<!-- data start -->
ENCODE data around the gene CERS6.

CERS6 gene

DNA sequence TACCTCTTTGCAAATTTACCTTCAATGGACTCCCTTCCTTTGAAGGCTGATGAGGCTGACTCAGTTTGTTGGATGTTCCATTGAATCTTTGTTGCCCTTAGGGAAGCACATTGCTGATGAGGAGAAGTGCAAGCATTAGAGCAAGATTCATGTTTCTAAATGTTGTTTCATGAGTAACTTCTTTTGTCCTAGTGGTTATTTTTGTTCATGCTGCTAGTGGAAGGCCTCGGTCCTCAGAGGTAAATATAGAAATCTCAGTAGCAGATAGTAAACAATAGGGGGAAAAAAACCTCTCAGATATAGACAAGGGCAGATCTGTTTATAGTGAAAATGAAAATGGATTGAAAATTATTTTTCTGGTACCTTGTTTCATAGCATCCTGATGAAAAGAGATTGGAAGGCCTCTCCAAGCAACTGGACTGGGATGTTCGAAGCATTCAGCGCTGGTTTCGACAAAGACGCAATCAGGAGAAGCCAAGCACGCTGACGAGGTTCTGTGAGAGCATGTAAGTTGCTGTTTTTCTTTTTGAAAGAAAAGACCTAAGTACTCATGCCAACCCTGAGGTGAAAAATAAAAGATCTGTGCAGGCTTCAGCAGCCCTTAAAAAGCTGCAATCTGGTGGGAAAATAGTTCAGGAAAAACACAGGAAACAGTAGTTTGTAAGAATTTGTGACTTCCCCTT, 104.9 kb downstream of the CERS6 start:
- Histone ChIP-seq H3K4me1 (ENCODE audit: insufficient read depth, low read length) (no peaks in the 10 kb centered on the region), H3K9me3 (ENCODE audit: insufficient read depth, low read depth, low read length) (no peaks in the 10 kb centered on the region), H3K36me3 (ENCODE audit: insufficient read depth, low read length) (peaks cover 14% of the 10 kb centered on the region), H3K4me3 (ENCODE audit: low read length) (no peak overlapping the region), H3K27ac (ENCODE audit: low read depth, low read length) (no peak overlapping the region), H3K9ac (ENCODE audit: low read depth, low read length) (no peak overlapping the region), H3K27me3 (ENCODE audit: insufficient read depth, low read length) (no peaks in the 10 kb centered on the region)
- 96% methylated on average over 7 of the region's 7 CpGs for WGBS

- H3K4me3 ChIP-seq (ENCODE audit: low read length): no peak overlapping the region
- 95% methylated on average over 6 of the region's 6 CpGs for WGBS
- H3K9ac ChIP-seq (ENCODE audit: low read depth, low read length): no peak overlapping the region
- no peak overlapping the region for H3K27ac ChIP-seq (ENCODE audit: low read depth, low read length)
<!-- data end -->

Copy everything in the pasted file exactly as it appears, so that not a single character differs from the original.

ENCODE data around the gene CERS6.

CERS6 gene

DNA sequence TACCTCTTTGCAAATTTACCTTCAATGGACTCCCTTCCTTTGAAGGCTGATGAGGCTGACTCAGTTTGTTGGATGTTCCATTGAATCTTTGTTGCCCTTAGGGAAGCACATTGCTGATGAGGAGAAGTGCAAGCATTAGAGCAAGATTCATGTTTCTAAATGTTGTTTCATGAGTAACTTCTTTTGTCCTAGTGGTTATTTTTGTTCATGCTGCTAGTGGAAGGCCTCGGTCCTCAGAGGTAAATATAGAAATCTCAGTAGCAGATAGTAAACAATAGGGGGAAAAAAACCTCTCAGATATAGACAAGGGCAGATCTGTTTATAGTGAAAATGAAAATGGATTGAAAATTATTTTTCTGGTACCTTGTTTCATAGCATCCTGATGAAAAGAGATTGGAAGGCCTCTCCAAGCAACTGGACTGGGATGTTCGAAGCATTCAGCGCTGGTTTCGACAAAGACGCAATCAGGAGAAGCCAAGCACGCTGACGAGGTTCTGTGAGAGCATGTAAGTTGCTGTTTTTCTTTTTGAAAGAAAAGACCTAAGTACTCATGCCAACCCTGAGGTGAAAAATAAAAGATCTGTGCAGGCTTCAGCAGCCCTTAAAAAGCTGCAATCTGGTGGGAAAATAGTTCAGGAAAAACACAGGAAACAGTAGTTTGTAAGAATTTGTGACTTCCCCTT, 104.9 kb downstream of the CERS6 start:
- Histone ChIP-seq H3K4me1 (ENCODE audit: insufficient read depth, low read length) (no peaks in the 10 kb centered on the region), H3K9me3 (ENCODE audit: insufficient read depth, low read depth, low read length) (no peaks in the 10 kb centered on the region), H3K36me3 (ENCODE audit: insufficient read depth, low read length) (peaks cover 14% of the 10 kb centered on the region), H3K4me3 (ENCODE audit: low read length) (no peak overlapping the region), H3K27ac (ENCODE audit: low read depth, low read length) (no peak overlapping the region), H3K9ac (ENCODE audit: low read depth, low read length) (no peak overlapping the region), H3K27me3 (ENCODE audit: insufficient read depth, low read length) (no peaks in the 10 kb centered on the region)
- 96% methylated on average over 7 of the region's 7 CpGs for WGBS

- H3K4me3 ChIP-seq (ENCODE audit: low read length): no peak overlapping the region
- 95% methylated on average over 6 of the region's 6 CpGs for WGBS
- H3K9ac ChIP-seq (ENCODE audit: low read depth, low read length): no peak overlapping the region
- no peak overlapping the region for H3K27ac ChIP-seq (ENCODE audit: low read depth, low read length)